Video game 'Life Is Strange' leaves off with polarizing ending

Video game "Life is Strange" is a five-episode game that focuses on a young photographer with powers to see the future. (Courtesy/Life is Strange)

“Life is Strange” was one of those games that flew under the radar earlier this year, but by now has reached critical and commercial acclaim on par with many games featuring more marketing and bigger budgets. Now we’ve reached the final episode of the first episodic, story-focused juggernaut not to come from Telltale.

“Episode Five: Polarized” begins by taking a page out of “American Horror Story,” with series protagonist Max Caulfield taped to an iron chair in the Arcadia Bay serial killer’s photography studio and kill room. 

The serial killer, whose identity I won’t reveal, is creepy and frightening. A previously established character is revealed to be an obsessive, cold-blooded killer. When that mask falls away, it is disturbing to say the least. Although the first few minutes of the game feature a lot of monologuing and talking at the player in order to show the killer’s motives, the atmosphere is sufficiently creepy and the voice acting so good that it’s easy to overlook.

“Polarized” asks players to go all the way back to the very beginning of the first episode as Max tries to undo all the damage she’s done over four episodes. It is a little odd when Max basically starts reading people’s life story back to them, because it seems to serve no purpose. What is cool is that the effects of changing time are shown by pictures being burned and replaced with new images showing how time was changed. 

Of course, it’s easy to get so engrossed in the serial killer plot that you forget that a gigantic storm is bearing down on Arcadia Bay. Even when Max says “I fixed everything” about 30 minutes in, you know things are seconds away from falling apart. 

One interesting thing to note about “Polarized” is that several characters do a complete 180-degree turn personality-wise. One character who I condemned as a violent control freak saves Max’s life, apologizes and says he’ll get treatment for his PTSD. Another character that most players hated actually calls Max to confess to his crimes, cry and try to warn her about the serial killer. It’s even implied that the creepy drug dealer character found Jesus since we last saw him.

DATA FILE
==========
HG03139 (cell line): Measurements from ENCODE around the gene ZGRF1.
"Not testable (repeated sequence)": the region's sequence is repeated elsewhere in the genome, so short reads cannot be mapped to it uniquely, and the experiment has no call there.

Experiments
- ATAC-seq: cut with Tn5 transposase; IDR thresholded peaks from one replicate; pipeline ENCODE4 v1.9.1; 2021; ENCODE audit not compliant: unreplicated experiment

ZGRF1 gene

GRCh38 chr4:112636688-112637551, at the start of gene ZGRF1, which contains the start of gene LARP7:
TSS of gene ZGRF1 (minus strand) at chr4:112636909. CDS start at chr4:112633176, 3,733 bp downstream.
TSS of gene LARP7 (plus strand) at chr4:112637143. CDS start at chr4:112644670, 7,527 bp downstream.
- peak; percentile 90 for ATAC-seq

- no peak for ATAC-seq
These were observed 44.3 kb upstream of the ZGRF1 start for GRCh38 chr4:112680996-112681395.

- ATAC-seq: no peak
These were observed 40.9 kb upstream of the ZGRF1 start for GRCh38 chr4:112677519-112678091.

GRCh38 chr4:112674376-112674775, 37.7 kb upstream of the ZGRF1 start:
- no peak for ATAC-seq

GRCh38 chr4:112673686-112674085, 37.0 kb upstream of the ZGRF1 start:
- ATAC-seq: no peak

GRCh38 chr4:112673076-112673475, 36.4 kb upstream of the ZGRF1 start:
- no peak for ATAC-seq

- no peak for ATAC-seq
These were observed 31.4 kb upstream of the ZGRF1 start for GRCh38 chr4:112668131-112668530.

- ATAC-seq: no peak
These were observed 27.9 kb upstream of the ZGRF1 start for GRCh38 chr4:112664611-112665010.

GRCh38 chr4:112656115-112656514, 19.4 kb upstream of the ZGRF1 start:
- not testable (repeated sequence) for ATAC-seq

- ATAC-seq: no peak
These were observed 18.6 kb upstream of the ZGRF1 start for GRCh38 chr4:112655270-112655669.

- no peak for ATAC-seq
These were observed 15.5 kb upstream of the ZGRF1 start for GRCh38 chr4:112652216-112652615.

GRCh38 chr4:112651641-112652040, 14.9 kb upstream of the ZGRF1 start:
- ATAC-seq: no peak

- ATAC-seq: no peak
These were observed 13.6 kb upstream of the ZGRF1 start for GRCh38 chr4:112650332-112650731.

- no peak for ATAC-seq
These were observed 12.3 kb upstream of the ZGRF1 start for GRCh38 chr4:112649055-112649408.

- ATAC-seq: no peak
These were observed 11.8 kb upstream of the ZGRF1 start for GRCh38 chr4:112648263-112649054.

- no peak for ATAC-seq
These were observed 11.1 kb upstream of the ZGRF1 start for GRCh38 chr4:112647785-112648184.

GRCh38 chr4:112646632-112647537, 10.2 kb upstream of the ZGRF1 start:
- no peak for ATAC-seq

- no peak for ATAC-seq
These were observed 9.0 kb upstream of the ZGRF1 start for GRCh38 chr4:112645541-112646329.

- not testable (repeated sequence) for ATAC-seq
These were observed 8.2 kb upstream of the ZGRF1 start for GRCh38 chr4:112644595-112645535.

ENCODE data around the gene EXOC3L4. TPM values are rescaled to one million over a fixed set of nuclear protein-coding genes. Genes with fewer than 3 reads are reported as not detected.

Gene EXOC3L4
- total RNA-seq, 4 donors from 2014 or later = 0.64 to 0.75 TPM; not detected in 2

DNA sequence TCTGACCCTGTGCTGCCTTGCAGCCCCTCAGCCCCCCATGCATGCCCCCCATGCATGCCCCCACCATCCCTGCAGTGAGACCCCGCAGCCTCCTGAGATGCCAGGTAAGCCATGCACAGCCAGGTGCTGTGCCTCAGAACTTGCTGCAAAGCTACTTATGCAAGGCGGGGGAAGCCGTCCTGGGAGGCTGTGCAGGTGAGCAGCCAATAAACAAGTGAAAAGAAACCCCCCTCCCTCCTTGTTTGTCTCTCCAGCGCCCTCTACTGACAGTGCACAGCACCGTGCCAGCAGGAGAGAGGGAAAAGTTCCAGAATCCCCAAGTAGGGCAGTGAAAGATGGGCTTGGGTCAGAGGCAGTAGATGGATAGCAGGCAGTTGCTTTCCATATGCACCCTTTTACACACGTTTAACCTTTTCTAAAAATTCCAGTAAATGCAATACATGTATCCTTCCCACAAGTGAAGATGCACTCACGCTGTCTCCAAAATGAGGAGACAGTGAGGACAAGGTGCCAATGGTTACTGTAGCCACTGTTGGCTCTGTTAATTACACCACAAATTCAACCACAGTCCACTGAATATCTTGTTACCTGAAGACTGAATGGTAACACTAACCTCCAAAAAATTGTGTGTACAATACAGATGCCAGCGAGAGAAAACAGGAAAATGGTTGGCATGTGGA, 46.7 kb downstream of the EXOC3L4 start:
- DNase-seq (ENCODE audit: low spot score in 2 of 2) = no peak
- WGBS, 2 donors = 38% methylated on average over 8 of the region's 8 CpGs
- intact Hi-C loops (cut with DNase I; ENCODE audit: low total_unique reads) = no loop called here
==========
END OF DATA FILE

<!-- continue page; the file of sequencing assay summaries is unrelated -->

For all the scenes that don’t really make any sense, such as Max explaining her powers to someone who won’t remember as soon as she goes back in time, there is one really fantastic, well done sequence between Max and her best friend Chloe. It’s one of the best in the series and comes at an emotional high point for the audience as well. But then we’re taken back to the tornado sequence, and Max and Chloe are having a normal conversation on the beach. A beach, mind you, that is experiencing 10-foot high waves and gale force winds, breaking the player’s immersion yet again.

Right as I was ready to give up on this episode, I got to experience one of the hands down best nightmare sequences I have ever seen in gaming. The writing, voice acting, technical effects and level design all combine for an unforgettable experience that is disturbing, creepy and awesome all at once. The sequence is most reminiscent of the “playable trailer” from the now canceled “Silent Hills.” It’s a trip inside Max’s mind, in which all of time and space has been thrown out of whack, with appropriately horrific and entertaining results. This one sequence is so good that it almost singlehandedly redeems all the flaws up to this point. However, the nightmare sequence comes dangerously close to wearing out its welcome, going on so long that players might even forget what they’re supposed to do. 

Then we come to the very end of the game, something that has been theorized about and hyped for months. To Dontnod’s credit, the final choice is a tough one. I’ve honestly never felt this conflicted about a choice in any Telltale game, and I physically leaned back in my seat to think about it for a few minutes. In the end, it’s a testament to the strength of “Life is Strange’s” characters that I chose a friend over the lives of possibly thousands of other people. 

With that being said, I don’t particularly like either of the two endings. One just makes you feel bad almost all the way through and basically deprives Max of any responsibility for the events of the series. The other feels sociopath-level of upbeat, as two characters cheerfully drive through a town that was just annihilated by a storm sent from God himself, only to smile at each other as the screen fades to black. At least one of these endings would have benefited from an epilogue. 
When we just examine “Episode Five: Polarized,” the nightmare sequence is all that truly stands out to me. There’s very little closure in the endings, the plot gets convoluted and bogged down easily and I don’t think it’s the ending “Life is Strange” deserved. However, that one sequence is so good that the episode is easily worth it just to play through it. 

Overall, I really enjoyed my time with “Life is Strange.” The ending makes me feel hollow, but given that this is Dontnod’s first foray into the point and click adventure game genre, there is an unlimited amount of potential here. Personally, I’m hoping I’ll get the chance to review a second season of “Life is Strange” sometime in the near future.


Edward Pankowski is life editor for The Daily Campus. He can be reached via email at edward.pankowski@uconn.edu.